It's time for the annual battle to see who is the best on Paris' famous terre battue, aka the red clay of the French Open. This year's women's draw could be the showcase for some established stars as well as some newcomers. Here's what you need to know:
Slam or slammed
Caroline Wozniacki is the world No. 1 women's player -- the WTA Tour ranking computer says so and it doesn't lie. The Dane, however, would legitimize her ranking with a Grand Slam title. Wozniacki's best Grand Slam showing was reaching the 2009 U.S. Open final. She was a quarterfinalist at the French last year, but her 2011 clay-court season has not been stellar. After winning on green clay at Charleston, she went on to lose in consecutive weeks to Germany's Julia Goerges in the Stuttgart final, in the round of 16 in Madrid, and to Maria Sharapova in the Italian Open semifinal. That said, Wozniacki defeated reigning French Open champion Francesca Schiavone in the Brussels Open semifinal to face China's Peng Shuai in Saturday's final.
On paper, Kim Clijsters would appear to be the front-runner going into the French Open. She's the reigning two-time U.S. Open champion and 2011 Australian Open titlist. She's happy playing on clay and has appeared in two French Open finals (2001 and 2003). She'll arrive in Paris without playing any tuneup tournaments because she injured her right ankle dancing at a cousin's wedding in April. Short on matches or not, if Clijsters is in the draw, she's a natural to win the title. However, this year's French Open field seems wide open for the player with the gumption to step up and take the title.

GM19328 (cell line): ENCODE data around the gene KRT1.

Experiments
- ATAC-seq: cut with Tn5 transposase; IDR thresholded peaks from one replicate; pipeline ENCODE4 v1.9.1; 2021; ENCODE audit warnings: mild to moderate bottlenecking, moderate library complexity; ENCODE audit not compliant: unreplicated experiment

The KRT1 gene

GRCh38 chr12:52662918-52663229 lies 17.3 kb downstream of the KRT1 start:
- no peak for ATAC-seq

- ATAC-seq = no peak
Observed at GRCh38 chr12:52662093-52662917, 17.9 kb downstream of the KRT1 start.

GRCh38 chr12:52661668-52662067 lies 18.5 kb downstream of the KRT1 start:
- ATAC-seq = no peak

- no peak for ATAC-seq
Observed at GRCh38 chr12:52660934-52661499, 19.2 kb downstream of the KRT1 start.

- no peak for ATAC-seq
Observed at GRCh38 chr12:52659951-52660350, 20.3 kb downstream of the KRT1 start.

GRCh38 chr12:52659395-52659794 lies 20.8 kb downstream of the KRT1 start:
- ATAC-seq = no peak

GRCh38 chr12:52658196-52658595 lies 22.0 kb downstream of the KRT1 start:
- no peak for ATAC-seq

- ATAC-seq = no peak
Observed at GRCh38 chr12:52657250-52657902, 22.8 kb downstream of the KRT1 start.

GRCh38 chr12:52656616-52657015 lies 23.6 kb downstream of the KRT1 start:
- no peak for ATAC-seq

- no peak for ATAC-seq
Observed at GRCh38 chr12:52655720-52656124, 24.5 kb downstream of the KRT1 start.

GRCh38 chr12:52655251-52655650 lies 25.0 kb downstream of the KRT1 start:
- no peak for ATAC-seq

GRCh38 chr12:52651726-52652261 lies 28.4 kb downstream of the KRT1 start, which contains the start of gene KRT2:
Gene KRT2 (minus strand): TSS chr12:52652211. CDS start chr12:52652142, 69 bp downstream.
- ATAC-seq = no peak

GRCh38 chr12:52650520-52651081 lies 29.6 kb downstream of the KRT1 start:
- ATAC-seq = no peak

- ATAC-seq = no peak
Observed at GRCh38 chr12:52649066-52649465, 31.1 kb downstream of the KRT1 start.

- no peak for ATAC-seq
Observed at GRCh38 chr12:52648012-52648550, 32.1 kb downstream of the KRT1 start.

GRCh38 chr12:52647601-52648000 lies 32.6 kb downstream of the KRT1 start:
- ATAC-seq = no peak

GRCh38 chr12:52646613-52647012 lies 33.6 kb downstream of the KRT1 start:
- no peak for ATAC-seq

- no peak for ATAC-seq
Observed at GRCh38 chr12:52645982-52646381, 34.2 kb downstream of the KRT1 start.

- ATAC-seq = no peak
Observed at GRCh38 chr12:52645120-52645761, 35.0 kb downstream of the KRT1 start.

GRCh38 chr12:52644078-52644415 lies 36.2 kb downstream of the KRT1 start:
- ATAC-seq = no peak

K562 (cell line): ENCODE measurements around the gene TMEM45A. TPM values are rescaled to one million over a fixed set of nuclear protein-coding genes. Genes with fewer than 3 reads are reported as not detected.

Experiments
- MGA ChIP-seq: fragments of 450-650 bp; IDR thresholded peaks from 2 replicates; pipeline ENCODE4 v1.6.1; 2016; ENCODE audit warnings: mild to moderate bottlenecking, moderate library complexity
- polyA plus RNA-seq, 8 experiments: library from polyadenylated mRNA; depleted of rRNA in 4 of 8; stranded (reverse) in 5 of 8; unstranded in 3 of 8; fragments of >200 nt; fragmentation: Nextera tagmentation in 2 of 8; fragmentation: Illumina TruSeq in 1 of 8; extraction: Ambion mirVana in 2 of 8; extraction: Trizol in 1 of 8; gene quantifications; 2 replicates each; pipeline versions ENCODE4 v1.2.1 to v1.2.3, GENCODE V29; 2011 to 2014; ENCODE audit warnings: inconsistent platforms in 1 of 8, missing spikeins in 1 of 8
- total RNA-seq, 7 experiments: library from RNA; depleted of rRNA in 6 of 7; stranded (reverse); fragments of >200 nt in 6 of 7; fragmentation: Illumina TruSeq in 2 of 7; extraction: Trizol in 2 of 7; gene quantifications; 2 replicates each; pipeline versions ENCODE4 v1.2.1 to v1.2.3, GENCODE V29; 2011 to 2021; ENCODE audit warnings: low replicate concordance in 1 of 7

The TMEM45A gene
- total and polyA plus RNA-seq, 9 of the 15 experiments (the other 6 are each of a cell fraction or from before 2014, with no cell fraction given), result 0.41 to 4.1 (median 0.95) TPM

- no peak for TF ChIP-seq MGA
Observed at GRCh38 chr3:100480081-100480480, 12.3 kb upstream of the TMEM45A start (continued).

Maria Sharapova isn't a fan of gallivanting around on the slippery clay. Her best French Open result was reaching the 2007 semifinals. Sharapova's impressive victory in Rome, beating Sam Stosur in the final and Wozniacki in the semifinal, finds her on the list of potential French Open champions.
All eyes will be on defending champion Schiavone and 2010 finalist Stosur to see if they can rekindle last year's French Open magic. Schiavone, who frustrates opponents with her angles and spins, was a surprise champion when she became the first Italian woman to win a Grand Slam title. The bad news for Schiavone is that she's had a lackluster 2011 clay-court season. Stosur's heavy topspin shots and kick serve are dangerous on clay. She showed off both by reaching the Italian Open final last week.
Sans les soeurs
Yes, Serena and Venus Williams remain sidelined for this French Open, but their absence makes them a hot topic of conversation. Due to some serious health issues, Serena hasn't played since winning the 2010 Wimbledon title. She's had two foot surgeries after cutting the top of her right foot on glass last summer. She suffered a pulmonary embolism in March, and developed a hematoma following treatment for that blood clot. Venus has been dealing with a right-hip injury since retiring from her Australian Open third-round match in January. Inquiring minds want to know when the sisters will play again, and whether they will return to the top of the ranking charts.